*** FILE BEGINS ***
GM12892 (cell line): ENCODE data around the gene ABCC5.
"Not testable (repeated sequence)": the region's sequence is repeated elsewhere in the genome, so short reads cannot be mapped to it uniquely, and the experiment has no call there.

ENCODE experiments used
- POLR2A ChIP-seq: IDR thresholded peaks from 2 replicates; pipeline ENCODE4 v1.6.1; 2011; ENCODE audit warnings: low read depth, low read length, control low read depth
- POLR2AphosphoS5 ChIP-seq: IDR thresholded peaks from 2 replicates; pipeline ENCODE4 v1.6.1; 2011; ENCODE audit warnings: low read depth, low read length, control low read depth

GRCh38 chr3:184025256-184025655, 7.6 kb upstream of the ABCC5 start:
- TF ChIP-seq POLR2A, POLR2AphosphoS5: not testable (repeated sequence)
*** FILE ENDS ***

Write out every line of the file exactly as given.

GM12892 (cell line): ENCODE data around the gene ABCC5.
"Not testable (repeated sequence)": the region's sequence is repeated elsewhere in the genome, so short reads cannot be mapped to it uniquely, and the experiment has no call there.

ENCODE experiments used
- POLR2A ChIP-seq: IDR thresholded peaks from 2 replicates; pipeline ENCODE4 v1.6.1; 2011; ENCODE audit warnings: low read depth, low read length, control low read depth
- POLR2AphosphoS5 ChIP-seq: IDR thresholded peaks from 2 replicates; pipeline ENCODE4 v1.6.1; 2011; ENCODE audit warnings: low read depth, low read length, control low read depth

GRCh38 chr3:184025256-184025655, 7.6 kb upstream of the ABCC5 start:
- TF ChIP-seq POLR2A, POLR2AphosphoS5: not testable (repeated sequence)